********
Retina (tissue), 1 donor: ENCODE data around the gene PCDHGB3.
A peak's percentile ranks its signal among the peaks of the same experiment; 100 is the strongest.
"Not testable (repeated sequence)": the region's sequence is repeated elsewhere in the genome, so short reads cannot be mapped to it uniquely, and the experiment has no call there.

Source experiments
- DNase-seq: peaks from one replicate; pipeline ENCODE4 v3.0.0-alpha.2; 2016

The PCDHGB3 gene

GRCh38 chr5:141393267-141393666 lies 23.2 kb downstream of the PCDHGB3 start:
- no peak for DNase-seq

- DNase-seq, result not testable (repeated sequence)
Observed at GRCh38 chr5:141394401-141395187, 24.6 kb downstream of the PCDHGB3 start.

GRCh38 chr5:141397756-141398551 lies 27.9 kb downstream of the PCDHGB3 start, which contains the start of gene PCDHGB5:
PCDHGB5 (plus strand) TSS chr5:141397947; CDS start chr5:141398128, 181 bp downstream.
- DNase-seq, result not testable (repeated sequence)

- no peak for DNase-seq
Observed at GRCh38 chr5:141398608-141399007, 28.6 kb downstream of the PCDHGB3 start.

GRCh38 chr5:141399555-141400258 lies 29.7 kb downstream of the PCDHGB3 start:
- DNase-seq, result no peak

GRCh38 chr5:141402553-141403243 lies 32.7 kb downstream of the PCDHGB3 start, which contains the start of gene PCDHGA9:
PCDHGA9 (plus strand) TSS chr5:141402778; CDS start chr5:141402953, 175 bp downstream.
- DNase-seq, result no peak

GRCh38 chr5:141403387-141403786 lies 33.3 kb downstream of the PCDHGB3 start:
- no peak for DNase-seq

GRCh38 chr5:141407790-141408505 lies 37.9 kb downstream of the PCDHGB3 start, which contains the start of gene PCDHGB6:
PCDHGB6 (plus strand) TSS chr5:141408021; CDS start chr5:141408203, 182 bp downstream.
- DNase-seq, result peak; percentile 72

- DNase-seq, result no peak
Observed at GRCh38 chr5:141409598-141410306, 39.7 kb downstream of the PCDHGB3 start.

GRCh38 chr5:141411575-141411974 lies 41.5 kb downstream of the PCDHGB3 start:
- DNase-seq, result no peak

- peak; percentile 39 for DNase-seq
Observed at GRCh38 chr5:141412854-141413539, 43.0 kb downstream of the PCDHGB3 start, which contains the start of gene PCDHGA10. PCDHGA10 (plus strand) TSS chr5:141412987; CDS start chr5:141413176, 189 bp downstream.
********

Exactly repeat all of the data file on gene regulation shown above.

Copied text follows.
Retina (tissue), 1 donor: ENCODE data around the gene PCDHGB3.
A peak's percentile ranks its signal among the peaks of the same experiment; 100 is the strongest.
"Not testable (repeated sequence)": the region's sequence is repeated elsewhere in the genome, so short reads cannot be mapped to it uniquely, and the experiment has no call there.

Source experiments
- DNase-seq: peaks from one replicate; pipeline ENCODE4 v3.0.0-alpha.2; 2016

The PCDHGB3 gene

GRCh38 chr5:141393267-141393666 lies 23.2 kb downstream of the PCDHGB3 start:
- no peak for DNase-seq

- DNase-seq, result not testable (repeated sequence)
Observed at GRCh38 chr5:141394401-141395187, 24.6 kb downstream of the PCDHGB3 start.

GRCh38 chr5:141397756-141398551 lies 27.9 kb downstream of the PCDHGB3 start, which contains the start of gene PCDHGB5:
PCDHGB5 (plus strand) TSS chr5:141397947; CDS start chr5:141398128, 181 bp downstream.
- DNase-seq, result not testable (repeated sequence)

- no peak for DNase-seq
Observed at GRCh38 chr5:141398608-141399007, 28.6 kb downstream of the PCDHGB3 start.

GRCh38 chr5:141399555-141400258 lies 29.7 kb downstream of the PCDHGB3 start:
- DNase-seq, result no peak

GRCh38 chr5:141402553-141403243 lies 32.7 kb downstream of the PCDHGB3 start, which contains the start of gene PCDHGA9:
PCDHGA9 (plus strand) TSS chr5:141402778; CDS start chr5:141402953, 175 bp downstream.
- DNase-seq, result no peak

GRCh38 chr5:141403387-141403786 lies 33.3 kb downstream of the PCDHGB3 start:
- no peak for DNase-seq

GRCh38 chr5:141407790-141408505 lies 37.9 kb downstream of the PCDHGB3 start, which contains the start of gene PCDHGB6:
PCDHGB6 (plus strand) TSS chr5:141408021; CDS start chr5:141408203, 182 bp downstream.
- DNase-seq, result peak; percentile 72

- DNase-seq, result no peak
Observed at GRCh38 chr5:141409598-141410306, 39.7 kb downstream of the PCDHGB3 start.

GRCh38 chr5:141411575-141411974 lies 41.5 kb downstream of the PCDHGB3 start:
- DNase-seq, result no peak

- peak; percentile 39 for DNase-seq
Observed at GRCh38 chr5:141412854-141413539, 43.0 kb downstream of the PCDHGB3 start, which contains the start of gene PCDHGA10. PCDHGA10 (plus strand) TSS chr5:141412987; CDS start chr5:141413176, 189 bp downstream.